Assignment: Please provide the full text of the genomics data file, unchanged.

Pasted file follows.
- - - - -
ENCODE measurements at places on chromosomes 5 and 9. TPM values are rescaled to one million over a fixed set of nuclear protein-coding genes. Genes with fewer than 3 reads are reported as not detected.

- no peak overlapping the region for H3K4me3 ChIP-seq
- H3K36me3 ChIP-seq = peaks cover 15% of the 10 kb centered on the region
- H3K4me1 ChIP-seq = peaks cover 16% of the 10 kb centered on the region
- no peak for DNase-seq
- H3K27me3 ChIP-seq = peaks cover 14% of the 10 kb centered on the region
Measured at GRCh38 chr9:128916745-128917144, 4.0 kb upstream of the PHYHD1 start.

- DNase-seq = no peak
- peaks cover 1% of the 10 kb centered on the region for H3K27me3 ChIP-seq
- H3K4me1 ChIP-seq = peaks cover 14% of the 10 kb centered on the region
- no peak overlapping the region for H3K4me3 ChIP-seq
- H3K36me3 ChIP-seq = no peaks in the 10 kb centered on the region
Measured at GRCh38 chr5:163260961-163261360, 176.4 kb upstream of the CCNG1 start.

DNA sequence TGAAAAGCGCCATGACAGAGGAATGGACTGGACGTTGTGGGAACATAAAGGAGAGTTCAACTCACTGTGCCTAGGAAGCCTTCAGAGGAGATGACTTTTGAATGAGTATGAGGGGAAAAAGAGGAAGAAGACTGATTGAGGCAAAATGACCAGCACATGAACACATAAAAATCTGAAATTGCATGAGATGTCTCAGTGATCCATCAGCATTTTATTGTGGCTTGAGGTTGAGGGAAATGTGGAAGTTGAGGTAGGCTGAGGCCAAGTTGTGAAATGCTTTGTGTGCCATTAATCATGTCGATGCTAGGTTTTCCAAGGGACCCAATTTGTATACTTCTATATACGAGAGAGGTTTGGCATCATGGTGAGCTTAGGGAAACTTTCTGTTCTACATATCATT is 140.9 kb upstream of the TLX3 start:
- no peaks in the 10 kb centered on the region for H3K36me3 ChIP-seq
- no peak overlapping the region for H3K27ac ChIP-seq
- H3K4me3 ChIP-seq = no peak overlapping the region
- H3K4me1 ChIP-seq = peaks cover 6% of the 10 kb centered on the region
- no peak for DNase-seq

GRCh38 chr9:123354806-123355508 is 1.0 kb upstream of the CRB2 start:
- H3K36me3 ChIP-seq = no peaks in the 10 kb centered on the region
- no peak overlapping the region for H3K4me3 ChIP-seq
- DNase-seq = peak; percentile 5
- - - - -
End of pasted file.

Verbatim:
ENCODE measurements at places on chromosomes 5 and 9. TPM values are rescaled to one million over a fixed set of nuclear protein-coding genes. Genes with fewer than 3 reads are reported as not detected.

- no peak overlapping the region for H3K4me3 ChIP-seq
- H3K36me3 ChIP-seq = peaks cover 15% of the 10 kb centered on the region
- H3K4me1 ChIP-seq = peaks cover 16% of the 10 kb centered on the region
- no peak for DNase-seq
- H3K27me3 ChIP-seq = peaks cover 14% of the 10 kb centered on the region
Measured at GRCh38 chr9:128916745-128917144, 4.0 kb upstream of the PHYHD1 start.

- DNase-seq = no peak
- peaks cover 1% of the 10 kb centered on the region for H3K27me3 ChIP-seq
- H3K4me1 ChIP-seq = peaks cover 14% of the 10 kb centered on the region
- no peak overlapping the region for H3K4me3 ChIP-seq
- H3K36me3 ChIP-seq = no peaks in the 10 kb centered on the region
Measured at GRCh38 chr5:163260961-163261360, 176.4 kb upstream of the CCNG1 start.

DNA sequence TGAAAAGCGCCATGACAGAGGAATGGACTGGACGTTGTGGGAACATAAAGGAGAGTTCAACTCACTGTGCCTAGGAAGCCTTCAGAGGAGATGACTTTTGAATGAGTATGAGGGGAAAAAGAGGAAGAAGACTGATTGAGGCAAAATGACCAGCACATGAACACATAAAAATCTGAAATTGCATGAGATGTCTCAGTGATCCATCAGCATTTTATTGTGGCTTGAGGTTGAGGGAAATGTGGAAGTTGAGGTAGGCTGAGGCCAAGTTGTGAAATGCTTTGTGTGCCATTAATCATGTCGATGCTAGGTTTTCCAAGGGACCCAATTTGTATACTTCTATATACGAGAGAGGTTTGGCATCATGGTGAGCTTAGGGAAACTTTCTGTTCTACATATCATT is 140.9 kb upstream of the TLX3 start:
- no peaks in the 10 kb centered on the region for H3K36me3 ChIP-seq
- no peak overlapping the region for H3K27ac ChIP-seq
- H3K4me3 ChIP-seq = no peak overlapping the region
- H3K4me1 ChIP-seq = peaks cover 6% of the 10 kb centered on the region
- no peak for DNase-seq

GRCh38 chr9:123354806-123355508 is 1.0 kb upstream of the CRB2 start:
- H3K36me3 ChIP-seq = no peaks in the 10 kb centered on the region
- no peak overlapping the region for H3K4me3 ChIP-seq
- DNase-seq = peak; percentile 5